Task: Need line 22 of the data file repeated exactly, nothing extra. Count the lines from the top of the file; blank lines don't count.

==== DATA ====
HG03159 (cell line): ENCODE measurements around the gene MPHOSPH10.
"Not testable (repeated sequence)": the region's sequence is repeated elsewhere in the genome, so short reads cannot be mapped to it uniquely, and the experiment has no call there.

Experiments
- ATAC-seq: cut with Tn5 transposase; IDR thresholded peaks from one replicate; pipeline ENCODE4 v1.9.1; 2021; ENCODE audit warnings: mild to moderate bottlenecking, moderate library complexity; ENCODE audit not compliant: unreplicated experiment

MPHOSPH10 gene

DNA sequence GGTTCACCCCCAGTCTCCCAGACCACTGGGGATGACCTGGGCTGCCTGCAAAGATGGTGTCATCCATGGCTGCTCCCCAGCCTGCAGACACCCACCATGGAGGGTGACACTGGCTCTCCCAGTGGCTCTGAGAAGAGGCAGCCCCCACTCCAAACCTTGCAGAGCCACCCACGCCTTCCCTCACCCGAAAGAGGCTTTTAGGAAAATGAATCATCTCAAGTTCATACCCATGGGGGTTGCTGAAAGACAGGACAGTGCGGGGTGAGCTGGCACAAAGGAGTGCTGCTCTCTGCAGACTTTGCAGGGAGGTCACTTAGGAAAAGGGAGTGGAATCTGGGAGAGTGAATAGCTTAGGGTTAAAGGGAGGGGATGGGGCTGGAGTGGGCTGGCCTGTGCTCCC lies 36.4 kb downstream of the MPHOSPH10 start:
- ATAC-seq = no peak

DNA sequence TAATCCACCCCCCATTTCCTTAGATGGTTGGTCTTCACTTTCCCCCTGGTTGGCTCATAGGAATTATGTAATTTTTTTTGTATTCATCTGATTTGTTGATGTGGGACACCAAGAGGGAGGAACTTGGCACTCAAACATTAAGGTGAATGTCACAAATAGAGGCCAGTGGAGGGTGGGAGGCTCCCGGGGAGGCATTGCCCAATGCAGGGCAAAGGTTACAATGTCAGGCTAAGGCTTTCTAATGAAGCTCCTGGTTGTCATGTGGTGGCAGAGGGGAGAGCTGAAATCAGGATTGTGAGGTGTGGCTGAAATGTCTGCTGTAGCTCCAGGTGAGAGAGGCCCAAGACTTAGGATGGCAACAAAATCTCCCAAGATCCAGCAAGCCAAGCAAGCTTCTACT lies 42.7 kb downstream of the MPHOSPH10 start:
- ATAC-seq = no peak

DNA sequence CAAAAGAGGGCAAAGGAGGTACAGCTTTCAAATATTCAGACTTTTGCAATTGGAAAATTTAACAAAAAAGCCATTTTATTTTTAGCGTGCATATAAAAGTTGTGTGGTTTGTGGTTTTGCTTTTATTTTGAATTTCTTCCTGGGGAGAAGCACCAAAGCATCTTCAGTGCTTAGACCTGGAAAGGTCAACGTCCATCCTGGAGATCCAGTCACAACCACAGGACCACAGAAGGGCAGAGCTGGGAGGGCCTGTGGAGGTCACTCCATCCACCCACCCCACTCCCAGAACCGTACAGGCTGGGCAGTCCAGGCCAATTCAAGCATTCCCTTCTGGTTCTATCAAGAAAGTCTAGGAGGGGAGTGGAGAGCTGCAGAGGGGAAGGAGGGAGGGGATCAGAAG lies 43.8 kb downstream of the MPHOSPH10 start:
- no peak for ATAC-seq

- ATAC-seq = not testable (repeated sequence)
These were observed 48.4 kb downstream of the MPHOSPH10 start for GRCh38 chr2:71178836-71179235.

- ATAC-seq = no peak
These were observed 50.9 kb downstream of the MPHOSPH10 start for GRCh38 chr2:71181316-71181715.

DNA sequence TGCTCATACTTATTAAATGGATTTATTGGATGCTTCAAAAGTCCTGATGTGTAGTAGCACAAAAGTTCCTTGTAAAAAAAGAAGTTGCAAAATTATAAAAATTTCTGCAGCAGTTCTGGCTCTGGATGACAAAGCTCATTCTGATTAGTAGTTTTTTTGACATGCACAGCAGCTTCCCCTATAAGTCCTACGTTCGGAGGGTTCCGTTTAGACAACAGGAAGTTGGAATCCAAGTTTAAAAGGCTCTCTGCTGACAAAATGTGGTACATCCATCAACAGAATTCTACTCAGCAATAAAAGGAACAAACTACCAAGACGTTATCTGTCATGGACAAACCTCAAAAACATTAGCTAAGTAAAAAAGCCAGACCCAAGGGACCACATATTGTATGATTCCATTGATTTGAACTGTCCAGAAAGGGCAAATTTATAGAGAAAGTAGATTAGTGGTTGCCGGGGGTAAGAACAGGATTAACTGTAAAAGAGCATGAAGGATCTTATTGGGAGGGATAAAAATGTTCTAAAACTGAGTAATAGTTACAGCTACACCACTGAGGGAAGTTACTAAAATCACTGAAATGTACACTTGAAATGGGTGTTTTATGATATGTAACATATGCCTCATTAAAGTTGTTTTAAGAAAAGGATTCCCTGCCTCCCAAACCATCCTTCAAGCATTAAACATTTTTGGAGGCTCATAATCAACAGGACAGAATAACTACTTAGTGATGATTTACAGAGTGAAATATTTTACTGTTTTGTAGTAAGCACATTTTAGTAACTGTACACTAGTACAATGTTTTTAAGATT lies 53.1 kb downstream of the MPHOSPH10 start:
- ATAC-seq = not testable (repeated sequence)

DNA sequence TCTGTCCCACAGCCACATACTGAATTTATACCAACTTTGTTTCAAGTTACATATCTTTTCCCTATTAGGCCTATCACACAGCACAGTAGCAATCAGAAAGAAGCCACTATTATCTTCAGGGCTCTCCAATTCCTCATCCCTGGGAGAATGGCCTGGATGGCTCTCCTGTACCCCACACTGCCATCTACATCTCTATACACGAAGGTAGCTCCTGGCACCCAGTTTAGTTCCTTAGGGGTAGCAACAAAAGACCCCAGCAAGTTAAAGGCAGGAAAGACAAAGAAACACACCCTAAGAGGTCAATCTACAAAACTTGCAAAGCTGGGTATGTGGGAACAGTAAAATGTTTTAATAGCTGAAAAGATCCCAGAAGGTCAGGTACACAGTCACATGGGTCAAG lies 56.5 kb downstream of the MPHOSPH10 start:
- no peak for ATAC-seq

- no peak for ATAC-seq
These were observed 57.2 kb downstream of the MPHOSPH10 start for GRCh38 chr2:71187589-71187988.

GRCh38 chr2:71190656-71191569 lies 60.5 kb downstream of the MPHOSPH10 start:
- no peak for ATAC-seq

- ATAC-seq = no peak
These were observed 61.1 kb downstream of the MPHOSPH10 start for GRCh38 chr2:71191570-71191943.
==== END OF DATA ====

GRCh38 chr2:71190656-71191569 lies 60.5 kb downstream of the MPHOSPH10 start: